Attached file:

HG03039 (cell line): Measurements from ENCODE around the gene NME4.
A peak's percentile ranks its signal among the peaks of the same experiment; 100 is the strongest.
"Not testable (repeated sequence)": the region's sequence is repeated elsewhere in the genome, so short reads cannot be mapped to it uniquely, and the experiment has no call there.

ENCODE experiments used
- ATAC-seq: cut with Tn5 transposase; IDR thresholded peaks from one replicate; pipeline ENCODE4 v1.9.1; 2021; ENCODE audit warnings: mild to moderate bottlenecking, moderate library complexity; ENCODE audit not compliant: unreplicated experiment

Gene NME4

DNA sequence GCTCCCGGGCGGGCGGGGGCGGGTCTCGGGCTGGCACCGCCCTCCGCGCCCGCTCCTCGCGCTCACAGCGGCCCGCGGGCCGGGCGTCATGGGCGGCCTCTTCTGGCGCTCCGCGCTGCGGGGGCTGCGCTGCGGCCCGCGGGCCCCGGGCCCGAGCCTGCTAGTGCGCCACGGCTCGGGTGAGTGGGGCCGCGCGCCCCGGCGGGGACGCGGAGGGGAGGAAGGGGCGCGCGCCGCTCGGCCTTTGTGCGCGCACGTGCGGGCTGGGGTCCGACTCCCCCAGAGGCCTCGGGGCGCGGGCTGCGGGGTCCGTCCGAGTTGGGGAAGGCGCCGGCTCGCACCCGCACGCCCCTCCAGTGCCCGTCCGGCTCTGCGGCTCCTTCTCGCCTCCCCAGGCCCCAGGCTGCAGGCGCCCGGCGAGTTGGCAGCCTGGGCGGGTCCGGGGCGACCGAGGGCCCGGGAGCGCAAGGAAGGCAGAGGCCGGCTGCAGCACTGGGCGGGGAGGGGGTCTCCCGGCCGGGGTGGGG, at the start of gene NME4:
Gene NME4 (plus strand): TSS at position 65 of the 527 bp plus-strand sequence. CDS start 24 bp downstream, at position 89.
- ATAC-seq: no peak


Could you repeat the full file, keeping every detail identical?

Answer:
HG03039 (cell line): Measurements from ENCODE around the gene NME4.
A peak's percentile ranks its signal among the peaks of the same experiment; 100 is the strongest.
"Not testable (repeated sequence)": the region's sequence is repeated elsewhere in the genome, so short reads cannot be mapped to it uniquely, and the experiment has no call there.

ENCODE experiments used
- ATAC-seq: cut with Tn5 transposase; IDR thresholded peaks from one replicate; pipeline ENCODE4 v1.9.1; 2021; ENCODE audit warnings: mild to moderate bottlenecking, moderate library complexity; ENCODE audit not compliant: unreplicated experiment

Gene NME4

DNA sequence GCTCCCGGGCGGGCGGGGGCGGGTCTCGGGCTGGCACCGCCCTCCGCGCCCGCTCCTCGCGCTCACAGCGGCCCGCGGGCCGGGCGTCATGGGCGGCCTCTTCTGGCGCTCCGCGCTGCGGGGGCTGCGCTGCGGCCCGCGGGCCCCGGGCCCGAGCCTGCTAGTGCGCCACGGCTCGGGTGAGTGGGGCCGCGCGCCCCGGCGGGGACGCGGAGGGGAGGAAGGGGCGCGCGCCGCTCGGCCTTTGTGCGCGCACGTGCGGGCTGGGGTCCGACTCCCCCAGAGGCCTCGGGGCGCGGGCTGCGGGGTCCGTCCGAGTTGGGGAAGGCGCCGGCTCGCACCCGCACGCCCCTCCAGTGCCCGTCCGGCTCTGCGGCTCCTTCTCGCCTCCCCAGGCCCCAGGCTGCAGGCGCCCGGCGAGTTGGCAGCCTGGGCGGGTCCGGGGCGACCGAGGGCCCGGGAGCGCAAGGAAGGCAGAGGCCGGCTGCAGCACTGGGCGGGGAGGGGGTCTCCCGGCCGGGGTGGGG, at the start of gene NME4:
Gene NME4 (plus strand): TSS at position 65 of the 527 bp plus-strand sequence. CDS start 24 bp downstream, at position 89.
- ATAC-seq: no peak